crs-facebook-2-403x504Each time we encounter a suffering person, we encounter Jesus in disguise. The Catholic Relief Services Collection (CRSC) funds six Catholic agencies that serve the disguised Jesus in our suffering brothers and sisters around the world. His disguise might be that of those suffering from natural disaster, those displaced by violence or war, or those migrants searching for a better life.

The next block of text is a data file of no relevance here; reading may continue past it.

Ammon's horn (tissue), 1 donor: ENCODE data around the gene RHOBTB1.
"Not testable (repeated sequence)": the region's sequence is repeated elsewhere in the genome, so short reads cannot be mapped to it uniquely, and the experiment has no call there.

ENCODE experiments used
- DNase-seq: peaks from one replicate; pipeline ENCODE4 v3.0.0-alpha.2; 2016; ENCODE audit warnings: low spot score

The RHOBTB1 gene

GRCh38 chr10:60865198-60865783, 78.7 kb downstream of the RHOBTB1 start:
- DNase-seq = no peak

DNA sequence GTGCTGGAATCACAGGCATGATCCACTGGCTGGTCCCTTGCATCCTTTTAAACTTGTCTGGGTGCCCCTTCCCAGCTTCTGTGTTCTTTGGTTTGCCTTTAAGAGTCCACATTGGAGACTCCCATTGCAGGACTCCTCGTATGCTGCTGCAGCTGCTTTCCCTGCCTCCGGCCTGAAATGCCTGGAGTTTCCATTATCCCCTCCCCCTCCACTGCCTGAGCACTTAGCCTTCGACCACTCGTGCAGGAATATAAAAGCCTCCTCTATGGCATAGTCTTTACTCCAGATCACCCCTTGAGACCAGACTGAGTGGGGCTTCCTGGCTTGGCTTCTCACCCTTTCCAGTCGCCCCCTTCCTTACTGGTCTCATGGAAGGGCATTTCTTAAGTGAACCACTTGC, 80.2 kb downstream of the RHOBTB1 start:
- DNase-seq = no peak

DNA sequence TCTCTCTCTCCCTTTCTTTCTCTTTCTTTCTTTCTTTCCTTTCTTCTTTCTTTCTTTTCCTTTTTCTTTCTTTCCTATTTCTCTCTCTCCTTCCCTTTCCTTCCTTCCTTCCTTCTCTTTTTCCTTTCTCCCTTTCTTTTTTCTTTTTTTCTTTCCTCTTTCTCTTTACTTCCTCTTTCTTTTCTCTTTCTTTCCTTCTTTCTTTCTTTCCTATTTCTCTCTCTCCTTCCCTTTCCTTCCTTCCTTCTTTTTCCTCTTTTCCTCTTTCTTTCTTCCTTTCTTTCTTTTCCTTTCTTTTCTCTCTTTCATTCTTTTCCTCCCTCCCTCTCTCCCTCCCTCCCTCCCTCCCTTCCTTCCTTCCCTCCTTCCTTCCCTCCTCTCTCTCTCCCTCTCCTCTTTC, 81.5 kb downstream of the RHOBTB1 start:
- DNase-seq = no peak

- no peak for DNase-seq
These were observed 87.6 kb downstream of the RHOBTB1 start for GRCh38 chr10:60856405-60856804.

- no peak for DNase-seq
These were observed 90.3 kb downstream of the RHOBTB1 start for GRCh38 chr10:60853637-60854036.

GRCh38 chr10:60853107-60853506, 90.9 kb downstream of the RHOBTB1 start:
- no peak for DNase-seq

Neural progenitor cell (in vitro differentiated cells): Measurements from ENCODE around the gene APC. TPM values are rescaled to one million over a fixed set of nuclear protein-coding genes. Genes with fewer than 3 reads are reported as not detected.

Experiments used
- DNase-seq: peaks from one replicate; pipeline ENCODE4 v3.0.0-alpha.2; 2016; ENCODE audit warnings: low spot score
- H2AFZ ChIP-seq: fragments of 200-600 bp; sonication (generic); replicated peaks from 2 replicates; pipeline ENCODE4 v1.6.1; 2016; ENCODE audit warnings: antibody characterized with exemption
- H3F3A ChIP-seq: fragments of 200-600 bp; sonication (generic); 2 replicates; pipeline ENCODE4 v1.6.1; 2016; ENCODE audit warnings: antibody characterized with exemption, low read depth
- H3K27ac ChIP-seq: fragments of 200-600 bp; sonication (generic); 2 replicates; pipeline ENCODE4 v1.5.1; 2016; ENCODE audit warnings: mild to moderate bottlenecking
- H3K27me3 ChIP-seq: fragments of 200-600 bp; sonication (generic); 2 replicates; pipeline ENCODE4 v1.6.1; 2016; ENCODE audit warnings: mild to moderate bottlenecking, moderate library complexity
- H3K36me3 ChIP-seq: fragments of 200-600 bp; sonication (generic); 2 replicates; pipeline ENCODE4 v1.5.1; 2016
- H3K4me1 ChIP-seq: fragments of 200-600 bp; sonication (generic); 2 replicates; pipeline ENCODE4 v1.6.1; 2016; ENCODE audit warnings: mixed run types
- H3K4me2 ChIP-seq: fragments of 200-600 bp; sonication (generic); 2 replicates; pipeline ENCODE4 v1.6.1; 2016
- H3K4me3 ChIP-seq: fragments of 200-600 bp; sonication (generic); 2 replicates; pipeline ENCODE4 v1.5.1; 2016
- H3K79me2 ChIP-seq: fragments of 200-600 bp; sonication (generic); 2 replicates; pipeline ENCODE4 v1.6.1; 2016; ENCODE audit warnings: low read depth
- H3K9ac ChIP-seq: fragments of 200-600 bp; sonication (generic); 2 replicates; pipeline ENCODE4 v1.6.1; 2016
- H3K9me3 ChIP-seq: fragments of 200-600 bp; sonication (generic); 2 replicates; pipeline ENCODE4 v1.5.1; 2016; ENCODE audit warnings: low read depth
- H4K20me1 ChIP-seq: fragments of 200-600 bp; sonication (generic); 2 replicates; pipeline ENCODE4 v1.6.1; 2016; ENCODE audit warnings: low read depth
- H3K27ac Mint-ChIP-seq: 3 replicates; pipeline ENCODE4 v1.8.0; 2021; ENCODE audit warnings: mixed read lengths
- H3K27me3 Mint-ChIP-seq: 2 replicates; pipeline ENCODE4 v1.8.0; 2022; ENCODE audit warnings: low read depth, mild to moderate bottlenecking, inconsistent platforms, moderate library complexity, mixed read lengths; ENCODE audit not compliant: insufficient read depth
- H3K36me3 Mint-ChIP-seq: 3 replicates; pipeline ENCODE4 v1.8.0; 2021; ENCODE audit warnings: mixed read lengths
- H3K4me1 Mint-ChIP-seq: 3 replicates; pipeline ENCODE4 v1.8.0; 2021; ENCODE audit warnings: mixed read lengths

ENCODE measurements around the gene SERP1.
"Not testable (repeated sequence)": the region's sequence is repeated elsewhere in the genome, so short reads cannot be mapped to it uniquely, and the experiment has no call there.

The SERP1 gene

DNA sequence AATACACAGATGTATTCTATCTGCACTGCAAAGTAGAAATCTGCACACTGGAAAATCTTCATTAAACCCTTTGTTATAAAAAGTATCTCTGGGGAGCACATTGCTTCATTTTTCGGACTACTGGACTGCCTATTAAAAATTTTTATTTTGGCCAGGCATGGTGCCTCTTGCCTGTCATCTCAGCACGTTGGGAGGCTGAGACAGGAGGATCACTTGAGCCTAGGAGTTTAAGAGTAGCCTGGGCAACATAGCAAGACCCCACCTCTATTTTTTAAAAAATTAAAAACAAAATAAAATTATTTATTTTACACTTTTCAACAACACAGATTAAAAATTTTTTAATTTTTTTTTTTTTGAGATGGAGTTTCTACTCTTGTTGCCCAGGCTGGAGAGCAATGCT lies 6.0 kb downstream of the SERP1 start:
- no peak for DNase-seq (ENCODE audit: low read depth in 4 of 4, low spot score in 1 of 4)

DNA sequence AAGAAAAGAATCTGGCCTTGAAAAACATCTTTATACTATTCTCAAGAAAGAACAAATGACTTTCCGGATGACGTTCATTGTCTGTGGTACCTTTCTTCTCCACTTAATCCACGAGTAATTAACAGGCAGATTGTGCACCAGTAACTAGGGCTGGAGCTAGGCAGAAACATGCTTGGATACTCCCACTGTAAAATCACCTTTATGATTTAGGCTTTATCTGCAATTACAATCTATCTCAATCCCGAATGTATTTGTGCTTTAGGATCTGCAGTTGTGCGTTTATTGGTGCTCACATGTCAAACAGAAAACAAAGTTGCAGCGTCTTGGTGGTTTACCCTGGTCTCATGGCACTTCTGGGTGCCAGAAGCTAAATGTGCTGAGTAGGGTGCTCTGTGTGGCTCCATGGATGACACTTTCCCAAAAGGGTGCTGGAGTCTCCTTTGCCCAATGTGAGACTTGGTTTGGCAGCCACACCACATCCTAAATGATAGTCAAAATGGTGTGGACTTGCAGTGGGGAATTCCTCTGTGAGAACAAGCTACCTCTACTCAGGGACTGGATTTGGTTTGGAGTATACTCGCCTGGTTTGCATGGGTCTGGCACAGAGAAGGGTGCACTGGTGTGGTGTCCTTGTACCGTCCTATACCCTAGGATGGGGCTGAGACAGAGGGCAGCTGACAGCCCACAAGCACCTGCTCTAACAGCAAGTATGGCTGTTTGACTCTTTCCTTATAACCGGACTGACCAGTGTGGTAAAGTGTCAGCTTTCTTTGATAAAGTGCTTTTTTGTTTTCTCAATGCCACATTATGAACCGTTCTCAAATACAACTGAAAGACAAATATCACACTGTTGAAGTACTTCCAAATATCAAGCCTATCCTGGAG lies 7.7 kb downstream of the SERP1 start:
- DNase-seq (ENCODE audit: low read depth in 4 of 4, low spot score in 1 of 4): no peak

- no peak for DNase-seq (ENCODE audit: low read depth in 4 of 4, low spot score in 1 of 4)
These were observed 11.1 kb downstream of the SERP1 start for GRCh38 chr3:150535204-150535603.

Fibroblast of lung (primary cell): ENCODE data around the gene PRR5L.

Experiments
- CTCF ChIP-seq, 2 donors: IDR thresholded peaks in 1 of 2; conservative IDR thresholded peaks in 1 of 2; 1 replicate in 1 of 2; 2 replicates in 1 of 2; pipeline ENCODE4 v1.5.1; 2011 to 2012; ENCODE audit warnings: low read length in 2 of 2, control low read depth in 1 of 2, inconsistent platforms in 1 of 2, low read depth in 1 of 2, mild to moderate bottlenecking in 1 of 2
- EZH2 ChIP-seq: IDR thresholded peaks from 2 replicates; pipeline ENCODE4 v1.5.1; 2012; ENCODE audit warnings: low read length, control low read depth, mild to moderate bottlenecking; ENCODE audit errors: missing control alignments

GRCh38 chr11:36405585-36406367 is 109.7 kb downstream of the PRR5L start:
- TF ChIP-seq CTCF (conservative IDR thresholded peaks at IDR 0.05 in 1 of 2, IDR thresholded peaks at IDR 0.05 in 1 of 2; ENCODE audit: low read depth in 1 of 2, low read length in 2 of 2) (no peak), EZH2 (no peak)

In the developing world, it is often hard for families to support themselves and their children. Sophie, a widow working in a village in Burkina Faso, was struggling to feed her family and pay for schooling for her children. Thanks to the help of Catholic Relief Services, one of the CRSC supported organizations, her village was able to set up a Savings and Internal Lending Community (SILC). Through the SILC, members contribute what they can afford, allowing them to pool their resources and save collectively. Members can then borrow money to meet pressing needs or develop business opportunities. Through the SILC, Sophie was able to take out a $200 loan to cover startup costs for her own canteen, a sum that would be nearly impossible for her to save. Her canteen has been very successful and began to pay off in only six months. Her community has benefited too, as she has been able to hire three assistants to work with her. Without the SILC and the work of CRS, it would have been nearly impossible for her, and others like her, to create a sustainable life for her and her family.